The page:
NEW YORK (TheStreet) -- The decision by the California Public Employee's Retirement System, known as Calpers, to dump its $4 billion in hedge fund holdings reflects the abysmal returns hedge funds have posted this year. The question isn't why Calpers elected to get rid of its hedge fund holdings, it's what took them so long.

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Calpers and other institutional investors such as pensions, endowments, and sovereign wealth funds have long been ignoring all sorts of data showing that their manager selection criteria is flawed. Hedge Fund Intelligence estimates that on average hedge funds have returned 3.7% to date. Yet, the S&P 500 (SPY) - Get SPDR S&P 500 ETF Trust Report  has returned over 8% over that period. And all those funds had to pay high fees to have the "smartest guys in the room manage their manage."

Obviously, most of these guys aren't so smart, they just wear expensive suits.

Most institutions and their consultants implicitly or explicitly limit their manager selection criteria to hedge funds with a multi-year track record, three years or more, and assets under management in excess of $250 million. Most manage well over $1 billion in total assets. Unfortunately, all the evidence shows that choosing hedge funds with long track records and large holdings is exactly the way to be rewarded sub-par returns.

A recent study by eVestment found that the best absolute and risk adjusted returns came from young, 10 months to 23 months of performance, and small, AUM less than $250 million, hedge funds. My anecdotal evidence is consistent with this fact, my young and small fund, Oxriver Captial, organized under the new JOBS Act regulations, is outperforming the bigger more established funds.

This is not the only study showing that young managers outperform old ones. (Young managers refer to young hedge fund management companies not the age of the human manager.) One study eventually published in the Journal of Financial Economics found that for every year a hedge fund is open, its performance declines by 0.42%. The implication is that hedge fund investors should be gravitating to the new managers if they want high returns.

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Yet, another study by Prequin found that even when established managers launch new funds those funds under-perform launches by new managers. The Prequin study found that managers with three years or less of track record outperformed older managers in all but one of seven strategy categories. The median strategy had the new managers beating the older ones by 1.92% per year. Yet, that same study found that almost half of institutional investors would not consider investing in a manager with less than three years of returns.

Big established managers under-perform small and new managers because big AUM makes life difficult. With bigger assets each trade has a bigger market impact. The big manager's trades move prices in ways that hurt returns. When the big hedge fund is buying, prices move up. When the big hedge fund is selling, the prices go down. This is a point emphasized by Jim Cramer in his book Stay Mad For Life, small investors can beat big ones to the extent they don't move the bid or ask.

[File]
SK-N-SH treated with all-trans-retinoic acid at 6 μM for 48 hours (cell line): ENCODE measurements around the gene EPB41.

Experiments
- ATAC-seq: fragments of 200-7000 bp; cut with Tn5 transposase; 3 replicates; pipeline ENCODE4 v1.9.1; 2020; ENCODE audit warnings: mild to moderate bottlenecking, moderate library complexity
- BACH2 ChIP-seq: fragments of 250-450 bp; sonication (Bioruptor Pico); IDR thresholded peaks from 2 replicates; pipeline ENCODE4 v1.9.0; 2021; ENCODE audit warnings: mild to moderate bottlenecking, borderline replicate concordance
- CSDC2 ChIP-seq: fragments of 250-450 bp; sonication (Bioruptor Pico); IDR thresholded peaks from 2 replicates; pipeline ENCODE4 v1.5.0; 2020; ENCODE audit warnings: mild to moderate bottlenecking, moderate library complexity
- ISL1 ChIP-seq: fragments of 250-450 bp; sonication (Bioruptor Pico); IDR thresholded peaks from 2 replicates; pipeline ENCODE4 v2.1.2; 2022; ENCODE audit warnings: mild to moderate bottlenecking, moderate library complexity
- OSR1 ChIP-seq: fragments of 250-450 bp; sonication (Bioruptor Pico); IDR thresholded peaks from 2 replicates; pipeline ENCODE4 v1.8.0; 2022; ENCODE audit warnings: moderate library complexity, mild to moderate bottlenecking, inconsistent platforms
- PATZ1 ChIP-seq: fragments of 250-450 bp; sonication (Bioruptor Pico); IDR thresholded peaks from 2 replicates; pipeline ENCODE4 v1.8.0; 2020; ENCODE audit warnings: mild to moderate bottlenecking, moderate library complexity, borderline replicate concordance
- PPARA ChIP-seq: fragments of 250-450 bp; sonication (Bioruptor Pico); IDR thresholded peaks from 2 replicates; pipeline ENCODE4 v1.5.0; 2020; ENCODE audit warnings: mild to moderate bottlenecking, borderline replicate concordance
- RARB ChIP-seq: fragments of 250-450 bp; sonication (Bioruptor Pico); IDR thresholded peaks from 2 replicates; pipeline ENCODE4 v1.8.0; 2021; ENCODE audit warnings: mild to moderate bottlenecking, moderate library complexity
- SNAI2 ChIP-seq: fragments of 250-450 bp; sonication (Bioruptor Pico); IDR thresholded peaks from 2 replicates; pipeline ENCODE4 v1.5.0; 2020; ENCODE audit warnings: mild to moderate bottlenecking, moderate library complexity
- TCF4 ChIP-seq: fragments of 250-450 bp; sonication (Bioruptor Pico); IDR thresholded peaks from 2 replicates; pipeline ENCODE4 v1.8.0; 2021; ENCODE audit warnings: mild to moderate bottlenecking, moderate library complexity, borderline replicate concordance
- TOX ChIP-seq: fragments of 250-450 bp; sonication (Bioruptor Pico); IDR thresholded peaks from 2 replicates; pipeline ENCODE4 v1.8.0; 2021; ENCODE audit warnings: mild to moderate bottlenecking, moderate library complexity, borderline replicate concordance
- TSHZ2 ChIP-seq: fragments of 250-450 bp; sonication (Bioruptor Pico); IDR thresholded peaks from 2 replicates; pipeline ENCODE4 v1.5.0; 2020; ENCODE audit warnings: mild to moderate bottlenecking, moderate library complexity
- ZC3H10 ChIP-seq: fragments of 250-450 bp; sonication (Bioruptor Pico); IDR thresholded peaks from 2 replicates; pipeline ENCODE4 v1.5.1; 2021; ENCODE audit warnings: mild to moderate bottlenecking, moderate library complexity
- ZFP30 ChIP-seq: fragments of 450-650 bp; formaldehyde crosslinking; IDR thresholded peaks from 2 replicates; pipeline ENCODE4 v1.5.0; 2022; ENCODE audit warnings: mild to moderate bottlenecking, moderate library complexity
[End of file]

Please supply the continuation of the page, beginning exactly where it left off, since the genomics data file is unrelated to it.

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Sometimes managers are even fooled by their own trades. Both Long Term Capital Management (LTCM) and Amaranth thought the market was validating their trades when prices moved in the directions of their forecast as they eased into their positions. Yet, the giant funds both blew up when they had to exit their positions in the face of mounting losses. In many cases, investing in a hedge fund with more than $10 billion AUM is like going to a movie theater with exits sealed up. There is no place to go when the fire breaks out. In contrast, small managers in liquid instruments can easily exit their fund positions.

I think other factors explain the better performance of new managers. I only started my hedge fund after I had a strategy tested that I believed would consistently beat the market. I think the story is similar for most emerging managers. In contrast, the large manager has long since seen his original strategies' potential diminish as more and more market participants realize that the established manager's strategy has worked in the past. The established manager has more assets than he or she knows what to do with, but he does not turn away those management fees. Thus, performance suffers as assets not good investment ideas drive the manager's investments.

Institutional investors need to stop allocating $100 million plus to a single huge hedge fund and start putting a few million in many small managers if they want to benefit from the excess returns and diversification that can be generated by investing in hedge funds.

At the time of publication, the author was long SPY.

This article is commentary by an independent contributor, separate from TheStreet's regular news coverage.